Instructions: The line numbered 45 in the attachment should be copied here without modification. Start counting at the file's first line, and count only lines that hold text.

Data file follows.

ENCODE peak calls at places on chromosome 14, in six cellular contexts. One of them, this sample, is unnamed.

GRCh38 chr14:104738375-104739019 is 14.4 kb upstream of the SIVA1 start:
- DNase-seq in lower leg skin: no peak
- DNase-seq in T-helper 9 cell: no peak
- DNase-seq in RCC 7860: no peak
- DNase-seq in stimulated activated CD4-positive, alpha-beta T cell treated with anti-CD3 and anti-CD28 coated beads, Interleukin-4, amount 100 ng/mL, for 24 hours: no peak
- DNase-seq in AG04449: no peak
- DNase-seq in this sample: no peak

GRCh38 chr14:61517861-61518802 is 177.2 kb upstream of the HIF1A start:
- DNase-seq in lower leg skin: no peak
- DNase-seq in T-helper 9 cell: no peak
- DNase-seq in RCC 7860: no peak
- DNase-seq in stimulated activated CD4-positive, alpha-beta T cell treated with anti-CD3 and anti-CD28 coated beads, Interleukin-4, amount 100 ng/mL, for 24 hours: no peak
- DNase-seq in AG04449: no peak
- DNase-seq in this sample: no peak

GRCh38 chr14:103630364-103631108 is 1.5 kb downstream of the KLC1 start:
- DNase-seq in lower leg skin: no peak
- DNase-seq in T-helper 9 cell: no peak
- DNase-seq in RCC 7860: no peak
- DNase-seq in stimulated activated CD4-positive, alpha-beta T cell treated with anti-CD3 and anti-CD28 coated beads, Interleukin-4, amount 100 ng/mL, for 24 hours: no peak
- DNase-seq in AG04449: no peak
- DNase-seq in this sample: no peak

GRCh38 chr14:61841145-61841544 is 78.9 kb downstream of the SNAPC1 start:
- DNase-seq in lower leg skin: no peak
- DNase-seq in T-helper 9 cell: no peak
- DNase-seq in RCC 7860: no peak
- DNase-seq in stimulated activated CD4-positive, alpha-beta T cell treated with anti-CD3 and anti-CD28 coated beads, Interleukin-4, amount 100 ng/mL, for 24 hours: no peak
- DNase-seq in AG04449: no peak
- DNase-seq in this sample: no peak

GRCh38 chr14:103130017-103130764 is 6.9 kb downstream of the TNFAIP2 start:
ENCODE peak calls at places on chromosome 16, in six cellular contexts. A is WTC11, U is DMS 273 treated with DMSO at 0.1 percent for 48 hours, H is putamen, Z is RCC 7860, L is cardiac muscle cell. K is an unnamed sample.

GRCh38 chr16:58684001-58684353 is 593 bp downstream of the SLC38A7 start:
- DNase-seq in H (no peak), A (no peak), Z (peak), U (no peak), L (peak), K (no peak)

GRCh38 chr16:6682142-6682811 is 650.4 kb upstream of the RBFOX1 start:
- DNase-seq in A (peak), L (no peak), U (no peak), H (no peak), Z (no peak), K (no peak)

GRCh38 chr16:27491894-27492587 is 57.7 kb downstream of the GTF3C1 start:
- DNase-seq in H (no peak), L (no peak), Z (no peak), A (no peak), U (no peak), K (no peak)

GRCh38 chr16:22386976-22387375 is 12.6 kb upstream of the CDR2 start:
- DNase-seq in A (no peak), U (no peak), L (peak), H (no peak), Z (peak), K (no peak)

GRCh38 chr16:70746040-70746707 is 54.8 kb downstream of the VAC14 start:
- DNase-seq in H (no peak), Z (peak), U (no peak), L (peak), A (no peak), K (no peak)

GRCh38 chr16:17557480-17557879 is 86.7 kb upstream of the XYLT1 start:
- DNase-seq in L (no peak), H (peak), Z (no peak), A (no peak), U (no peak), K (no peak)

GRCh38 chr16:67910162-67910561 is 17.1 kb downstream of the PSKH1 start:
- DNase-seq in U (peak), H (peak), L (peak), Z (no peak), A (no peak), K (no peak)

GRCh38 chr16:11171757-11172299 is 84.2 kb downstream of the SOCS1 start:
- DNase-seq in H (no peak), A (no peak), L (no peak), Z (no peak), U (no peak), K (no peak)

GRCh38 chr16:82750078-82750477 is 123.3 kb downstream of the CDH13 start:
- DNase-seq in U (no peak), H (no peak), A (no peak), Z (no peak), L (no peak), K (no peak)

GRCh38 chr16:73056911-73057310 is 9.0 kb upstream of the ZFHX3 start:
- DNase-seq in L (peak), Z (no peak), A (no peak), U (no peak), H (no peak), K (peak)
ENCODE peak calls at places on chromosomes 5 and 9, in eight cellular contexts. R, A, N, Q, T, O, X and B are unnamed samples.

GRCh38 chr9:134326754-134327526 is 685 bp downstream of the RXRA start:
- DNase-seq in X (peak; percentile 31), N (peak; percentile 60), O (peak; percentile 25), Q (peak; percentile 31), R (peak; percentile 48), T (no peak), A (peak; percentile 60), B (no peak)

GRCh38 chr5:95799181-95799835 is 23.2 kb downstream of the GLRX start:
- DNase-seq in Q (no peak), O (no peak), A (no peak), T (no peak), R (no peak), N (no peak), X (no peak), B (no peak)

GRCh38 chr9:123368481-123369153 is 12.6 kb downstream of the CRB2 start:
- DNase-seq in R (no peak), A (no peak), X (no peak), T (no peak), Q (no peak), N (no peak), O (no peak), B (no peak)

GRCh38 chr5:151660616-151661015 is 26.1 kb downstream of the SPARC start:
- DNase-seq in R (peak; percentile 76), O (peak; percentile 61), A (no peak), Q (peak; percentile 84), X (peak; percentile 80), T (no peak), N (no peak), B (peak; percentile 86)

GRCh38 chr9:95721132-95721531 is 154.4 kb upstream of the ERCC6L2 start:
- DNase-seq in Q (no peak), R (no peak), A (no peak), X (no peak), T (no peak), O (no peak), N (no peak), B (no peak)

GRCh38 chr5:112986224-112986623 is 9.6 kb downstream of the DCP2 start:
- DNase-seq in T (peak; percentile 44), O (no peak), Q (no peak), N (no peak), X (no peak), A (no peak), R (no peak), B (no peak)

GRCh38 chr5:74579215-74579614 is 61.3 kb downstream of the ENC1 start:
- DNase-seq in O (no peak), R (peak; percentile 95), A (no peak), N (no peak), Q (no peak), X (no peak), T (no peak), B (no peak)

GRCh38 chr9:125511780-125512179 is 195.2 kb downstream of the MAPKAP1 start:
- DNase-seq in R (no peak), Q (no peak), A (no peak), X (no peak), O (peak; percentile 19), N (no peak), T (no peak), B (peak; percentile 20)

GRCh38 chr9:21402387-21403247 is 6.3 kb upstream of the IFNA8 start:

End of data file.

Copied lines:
- DNase-seq in U (peak), H (peak), L (peak), Z (no peak), A (no peak), K (no peak)